• Behaviour

Future Leaders and the Trouble with Testosterone

How do we modify behaviours that are so biological in their basis?

Tuesday 29 October 2013

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The ‘trouble’ starts in the womb, when the embryo with the XY gene gets its first flood of testosterone, and starts the journey to becoming male. All embryos start out female, and only after a few weeks do they differentiate in terms of gender. Female embryos carry the XX chromosomes and males the XY. There are of course fascinating exceptions, such as the XXY ‘super females’ whose excess testosterone leaves them stronger, faster, hairier, with a good sense of direction, and the ability to read maps upside down, but that’s another story.

Sticking to future Leaders, we are looking at a group of mostly men, a few women, more than half above the age of 35 (testosterone levels start to decline in men around 35). Women also have testosterone, but much less than men. Testosterone, an anabolic steroid hormone like insulin and growth hormone, is secreted from the testes in men and the ovaries in women. Catabolic steroid hormones include cortisol and adrenaline (mediators of stress). When the ratio of anabolic-to-catabolic is high, you have high performance; when the ratio is low, you have stress and poor resilience.

Even though psychology has informed business for decades, there often remains an assumption that there is a cut off between mind and body, with little interaction between them. Our understanding that neuroscience is drifting below the neck and that physiology is drifting above the neck is growing through visibility (allowed by scanning) of the exquisite interaction between nerves and hormones (the neuro-endocrine system) in the brain and body as a whole. The tiniest change in a cell, chemical or electrical signal in the body, gives rise to some compensatory, complementary or inhibitory response in the brain, and vice versa.

What are the characteristics that we admire in the Leaders of today? Might they include focus, determination and drive? These are strongly correlated to testosterone levels. Would we say that the Leaders of yesteryear were too ruthless, too much in ‘command and control’ mode, too aggressively pace-setting? These are correlated to higher testosterone levels. Are we seeing future Leaders evolving to be more collaborative, trust-building, and coaching in style? These may not be correlated, or indeed may be inversely correlated to testosterone levels. More likely they are correlated to oxytocin and serotonin levels; remembering that in such complex behaviours, these chemicals, and thousands more, are cascading around our brains, having inhibitory and excitatory effects on each other.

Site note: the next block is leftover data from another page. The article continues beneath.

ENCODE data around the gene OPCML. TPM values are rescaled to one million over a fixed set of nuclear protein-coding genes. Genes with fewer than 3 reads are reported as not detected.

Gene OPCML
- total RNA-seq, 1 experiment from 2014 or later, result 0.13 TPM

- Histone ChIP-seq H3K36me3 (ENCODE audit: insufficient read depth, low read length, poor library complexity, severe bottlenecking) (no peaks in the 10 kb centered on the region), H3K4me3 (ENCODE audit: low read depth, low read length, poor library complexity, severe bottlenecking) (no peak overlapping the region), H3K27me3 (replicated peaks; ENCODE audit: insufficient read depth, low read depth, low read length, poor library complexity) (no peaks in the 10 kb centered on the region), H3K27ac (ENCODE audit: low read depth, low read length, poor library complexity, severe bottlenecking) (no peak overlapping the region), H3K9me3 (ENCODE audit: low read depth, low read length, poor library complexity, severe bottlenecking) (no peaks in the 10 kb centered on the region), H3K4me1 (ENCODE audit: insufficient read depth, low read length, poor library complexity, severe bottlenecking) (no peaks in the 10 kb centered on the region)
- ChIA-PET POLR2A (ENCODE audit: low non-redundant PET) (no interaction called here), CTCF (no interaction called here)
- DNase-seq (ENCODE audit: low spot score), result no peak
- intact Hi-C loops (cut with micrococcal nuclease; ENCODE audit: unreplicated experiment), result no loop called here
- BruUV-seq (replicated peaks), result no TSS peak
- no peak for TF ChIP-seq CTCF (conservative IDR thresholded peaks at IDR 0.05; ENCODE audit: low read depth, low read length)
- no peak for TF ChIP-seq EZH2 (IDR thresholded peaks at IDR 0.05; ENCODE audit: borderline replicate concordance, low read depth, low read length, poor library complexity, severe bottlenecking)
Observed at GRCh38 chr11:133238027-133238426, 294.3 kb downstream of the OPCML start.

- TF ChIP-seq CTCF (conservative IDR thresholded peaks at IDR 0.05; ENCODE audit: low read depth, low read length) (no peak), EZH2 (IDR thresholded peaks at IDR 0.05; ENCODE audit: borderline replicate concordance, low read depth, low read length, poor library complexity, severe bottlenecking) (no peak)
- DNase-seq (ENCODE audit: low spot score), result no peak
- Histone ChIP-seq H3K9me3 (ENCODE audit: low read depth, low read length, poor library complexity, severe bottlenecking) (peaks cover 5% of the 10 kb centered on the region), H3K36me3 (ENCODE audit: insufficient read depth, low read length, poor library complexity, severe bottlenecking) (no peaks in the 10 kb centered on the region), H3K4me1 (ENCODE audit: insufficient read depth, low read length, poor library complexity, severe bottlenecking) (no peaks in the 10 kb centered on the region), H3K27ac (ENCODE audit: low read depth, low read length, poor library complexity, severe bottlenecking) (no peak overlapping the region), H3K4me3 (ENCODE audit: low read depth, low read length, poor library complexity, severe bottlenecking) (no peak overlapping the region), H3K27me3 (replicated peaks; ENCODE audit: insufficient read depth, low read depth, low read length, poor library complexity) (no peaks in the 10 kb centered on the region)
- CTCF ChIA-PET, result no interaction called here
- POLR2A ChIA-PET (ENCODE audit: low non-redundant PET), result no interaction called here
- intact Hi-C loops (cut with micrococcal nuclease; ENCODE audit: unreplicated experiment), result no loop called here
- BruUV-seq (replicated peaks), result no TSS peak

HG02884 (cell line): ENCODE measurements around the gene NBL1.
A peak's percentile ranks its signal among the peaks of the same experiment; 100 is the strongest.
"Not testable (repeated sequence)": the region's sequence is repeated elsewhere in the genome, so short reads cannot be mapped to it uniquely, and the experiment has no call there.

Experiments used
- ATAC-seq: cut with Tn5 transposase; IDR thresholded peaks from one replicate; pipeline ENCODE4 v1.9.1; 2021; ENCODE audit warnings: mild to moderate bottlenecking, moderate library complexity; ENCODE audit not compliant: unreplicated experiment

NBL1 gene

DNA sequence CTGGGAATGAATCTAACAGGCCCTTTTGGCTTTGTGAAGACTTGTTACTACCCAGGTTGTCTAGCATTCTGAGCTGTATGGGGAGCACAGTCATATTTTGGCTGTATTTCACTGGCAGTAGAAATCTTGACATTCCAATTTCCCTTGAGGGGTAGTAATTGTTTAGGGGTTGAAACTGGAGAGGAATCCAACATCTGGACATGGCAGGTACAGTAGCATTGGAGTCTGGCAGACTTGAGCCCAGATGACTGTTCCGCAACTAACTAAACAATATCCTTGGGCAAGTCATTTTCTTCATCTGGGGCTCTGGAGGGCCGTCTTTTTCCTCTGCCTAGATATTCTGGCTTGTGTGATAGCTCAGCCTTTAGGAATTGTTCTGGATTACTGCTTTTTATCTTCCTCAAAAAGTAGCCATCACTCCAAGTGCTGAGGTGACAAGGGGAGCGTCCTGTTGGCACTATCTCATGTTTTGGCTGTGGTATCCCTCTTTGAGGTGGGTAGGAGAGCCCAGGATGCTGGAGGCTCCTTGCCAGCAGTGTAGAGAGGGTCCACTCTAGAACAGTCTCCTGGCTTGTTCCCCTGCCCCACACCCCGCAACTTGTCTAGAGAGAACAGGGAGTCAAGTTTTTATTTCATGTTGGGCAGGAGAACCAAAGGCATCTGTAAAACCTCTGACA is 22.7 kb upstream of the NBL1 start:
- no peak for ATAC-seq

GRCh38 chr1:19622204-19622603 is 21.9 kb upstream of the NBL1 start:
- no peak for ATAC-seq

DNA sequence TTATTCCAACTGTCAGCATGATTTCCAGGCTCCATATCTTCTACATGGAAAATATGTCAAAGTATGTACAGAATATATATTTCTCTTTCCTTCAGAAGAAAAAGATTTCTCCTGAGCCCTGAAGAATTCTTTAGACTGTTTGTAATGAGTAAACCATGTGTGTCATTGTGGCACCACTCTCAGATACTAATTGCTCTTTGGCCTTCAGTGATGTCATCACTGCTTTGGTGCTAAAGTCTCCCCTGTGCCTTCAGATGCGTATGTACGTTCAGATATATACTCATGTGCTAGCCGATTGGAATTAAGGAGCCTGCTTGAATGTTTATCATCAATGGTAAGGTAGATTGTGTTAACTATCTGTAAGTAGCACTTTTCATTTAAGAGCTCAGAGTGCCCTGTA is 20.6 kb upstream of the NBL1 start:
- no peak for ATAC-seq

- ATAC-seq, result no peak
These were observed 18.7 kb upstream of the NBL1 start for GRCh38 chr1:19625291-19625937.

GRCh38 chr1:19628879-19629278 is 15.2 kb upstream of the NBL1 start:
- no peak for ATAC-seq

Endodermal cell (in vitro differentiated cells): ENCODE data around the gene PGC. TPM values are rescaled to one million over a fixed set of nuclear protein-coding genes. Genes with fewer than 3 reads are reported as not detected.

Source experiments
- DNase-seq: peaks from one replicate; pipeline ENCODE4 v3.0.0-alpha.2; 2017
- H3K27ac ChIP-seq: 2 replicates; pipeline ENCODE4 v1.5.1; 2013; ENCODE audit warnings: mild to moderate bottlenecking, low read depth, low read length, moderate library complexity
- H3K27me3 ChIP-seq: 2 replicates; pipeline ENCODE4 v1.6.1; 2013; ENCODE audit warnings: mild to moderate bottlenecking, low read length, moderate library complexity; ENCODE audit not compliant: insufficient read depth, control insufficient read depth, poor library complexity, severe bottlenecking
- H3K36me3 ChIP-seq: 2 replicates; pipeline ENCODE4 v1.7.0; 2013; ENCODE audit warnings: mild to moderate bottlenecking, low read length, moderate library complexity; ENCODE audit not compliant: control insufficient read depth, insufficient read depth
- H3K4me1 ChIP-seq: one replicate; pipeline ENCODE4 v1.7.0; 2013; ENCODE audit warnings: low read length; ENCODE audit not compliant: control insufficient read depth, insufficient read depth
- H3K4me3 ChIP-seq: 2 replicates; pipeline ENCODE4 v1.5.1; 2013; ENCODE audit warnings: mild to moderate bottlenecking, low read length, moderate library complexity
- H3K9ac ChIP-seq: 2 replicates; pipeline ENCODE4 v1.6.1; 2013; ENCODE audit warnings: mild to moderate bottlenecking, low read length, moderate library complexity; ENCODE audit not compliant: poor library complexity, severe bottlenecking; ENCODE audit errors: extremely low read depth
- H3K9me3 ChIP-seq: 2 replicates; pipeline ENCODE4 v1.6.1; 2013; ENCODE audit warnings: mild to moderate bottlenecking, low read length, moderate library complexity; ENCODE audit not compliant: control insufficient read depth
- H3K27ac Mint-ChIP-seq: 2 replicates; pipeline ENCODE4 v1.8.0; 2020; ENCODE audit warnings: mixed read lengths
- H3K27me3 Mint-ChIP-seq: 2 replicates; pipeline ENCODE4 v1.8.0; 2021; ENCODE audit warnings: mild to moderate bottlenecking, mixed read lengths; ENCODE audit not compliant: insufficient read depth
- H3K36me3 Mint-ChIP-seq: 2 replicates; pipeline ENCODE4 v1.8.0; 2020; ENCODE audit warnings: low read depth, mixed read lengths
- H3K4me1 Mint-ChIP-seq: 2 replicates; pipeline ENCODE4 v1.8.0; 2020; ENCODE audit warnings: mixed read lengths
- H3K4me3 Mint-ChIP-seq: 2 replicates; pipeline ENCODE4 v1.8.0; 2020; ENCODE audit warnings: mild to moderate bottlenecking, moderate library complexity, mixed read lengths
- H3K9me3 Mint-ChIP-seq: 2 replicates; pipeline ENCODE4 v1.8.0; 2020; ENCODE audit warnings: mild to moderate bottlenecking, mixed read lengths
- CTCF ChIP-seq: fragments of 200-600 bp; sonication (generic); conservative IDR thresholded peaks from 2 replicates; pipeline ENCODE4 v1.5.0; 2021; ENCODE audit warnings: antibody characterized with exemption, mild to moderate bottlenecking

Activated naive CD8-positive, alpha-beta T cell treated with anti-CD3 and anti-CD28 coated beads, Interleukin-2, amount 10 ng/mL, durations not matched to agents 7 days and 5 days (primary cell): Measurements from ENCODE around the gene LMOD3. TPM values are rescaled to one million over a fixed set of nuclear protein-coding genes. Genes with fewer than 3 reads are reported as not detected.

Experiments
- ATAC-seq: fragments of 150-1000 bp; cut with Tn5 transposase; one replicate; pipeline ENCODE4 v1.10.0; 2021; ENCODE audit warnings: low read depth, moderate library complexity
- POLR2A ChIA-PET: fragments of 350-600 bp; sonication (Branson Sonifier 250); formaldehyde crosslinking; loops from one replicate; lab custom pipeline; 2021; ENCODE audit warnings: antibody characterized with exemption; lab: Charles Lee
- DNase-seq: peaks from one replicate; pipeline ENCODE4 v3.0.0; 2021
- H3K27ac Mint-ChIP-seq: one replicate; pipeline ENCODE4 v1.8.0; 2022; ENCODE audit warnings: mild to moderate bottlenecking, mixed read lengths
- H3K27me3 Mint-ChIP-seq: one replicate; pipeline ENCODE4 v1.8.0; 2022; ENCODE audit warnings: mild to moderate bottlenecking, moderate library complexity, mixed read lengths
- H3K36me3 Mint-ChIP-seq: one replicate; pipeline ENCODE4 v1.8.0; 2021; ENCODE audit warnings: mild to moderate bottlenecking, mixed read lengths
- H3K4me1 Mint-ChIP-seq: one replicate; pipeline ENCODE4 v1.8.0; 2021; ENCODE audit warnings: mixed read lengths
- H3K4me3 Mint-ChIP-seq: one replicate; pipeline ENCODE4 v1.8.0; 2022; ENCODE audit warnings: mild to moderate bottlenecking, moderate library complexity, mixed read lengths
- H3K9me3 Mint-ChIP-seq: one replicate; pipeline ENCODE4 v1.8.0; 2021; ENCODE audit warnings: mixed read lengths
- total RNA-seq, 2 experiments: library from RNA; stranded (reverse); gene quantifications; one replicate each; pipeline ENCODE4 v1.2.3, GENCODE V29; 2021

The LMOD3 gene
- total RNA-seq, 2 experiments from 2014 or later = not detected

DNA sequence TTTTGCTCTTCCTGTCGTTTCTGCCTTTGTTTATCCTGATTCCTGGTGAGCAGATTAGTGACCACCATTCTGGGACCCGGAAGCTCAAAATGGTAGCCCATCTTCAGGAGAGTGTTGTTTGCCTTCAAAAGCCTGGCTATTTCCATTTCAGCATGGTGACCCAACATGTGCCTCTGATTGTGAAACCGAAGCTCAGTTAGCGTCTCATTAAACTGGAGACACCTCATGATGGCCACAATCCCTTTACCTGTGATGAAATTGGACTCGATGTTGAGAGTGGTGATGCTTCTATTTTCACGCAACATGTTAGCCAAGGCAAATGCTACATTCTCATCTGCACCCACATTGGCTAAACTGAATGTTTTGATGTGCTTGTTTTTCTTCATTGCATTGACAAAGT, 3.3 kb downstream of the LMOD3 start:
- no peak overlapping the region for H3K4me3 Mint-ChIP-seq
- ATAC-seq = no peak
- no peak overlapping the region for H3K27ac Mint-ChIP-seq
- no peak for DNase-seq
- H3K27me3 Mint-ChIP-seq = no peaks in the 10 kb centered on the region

With too few women in senior positions in large corporates, are we going to witness a shift to Leaders, Boards and organizations becoming more well-rounded, more balanced, more able to mitigate our physiology, and less skeptical of the interplay between physicality and behavior? In the next decade, is neuroscience research going to reveal the similarities in the physiological signature of professional athletes, elite soldiers, and experts in various fields, especially in terms of risk-taking, innovation, and Leadership?

With millions of dollars going into research, these questions should be answered over time. What we do know is that the brain and the body ‘rev up’ together for a fight, flight, fright situation. The rugby player, anticipating kick-off, who can “hear every voice…see every blade of grass,” is experiencing the effect of testosterone on the brain, augmented by noradrenaline. Neuro-endocrinologists suggest that our adrenal glands may actually register risk before out conscious minds do. Experiments show that men and women have a similar appetite for risk, but that men are more willing to act on partial information, which has obvious advantages and disadvantages in business. The ‘winner effect’ experiments (reproduced in humans by looking at male tennis players) are based on the knowledge that an animal that has recently won a fight (either male and female) is statistically more likely to win the next fight, due to increases in haemoglobin, and increased confidence and appetite for risk. Victory keeps raising testosterone levels, in an inverted U-shaped dose-response curve. This means there is a tipping point beyond which the animal starts to pick too many fights and its risky behavior impairs its ability to survive.

How do we modify behaviours that are so biological in their basis? There is increasing evidence, from brain scanning, that mindfulness-based training can regulate the neuro-endocrinological system, to induce calmer states. Conversely, physical training regimes can improve emotional stability, and immunity to both despondency and euphoria, and through sufficient production of dopamine and noradrenaline to keep us motivated and alert. Stress followed by recovery develops resilience.

What can Leaders do with all this information?  Perhaps they can:

  • Recognize the biology and regulate it – at individual, company and policy level
  • Focus attention on the pros and cons of testosterone-fuelled behavior
  • Choose a physical training regimen to improve mental resilience
  • Train and incentivize people in a way that discourages short-termism, and encourages meaningful benefits to themselves, their team, the company, the customer, and society 


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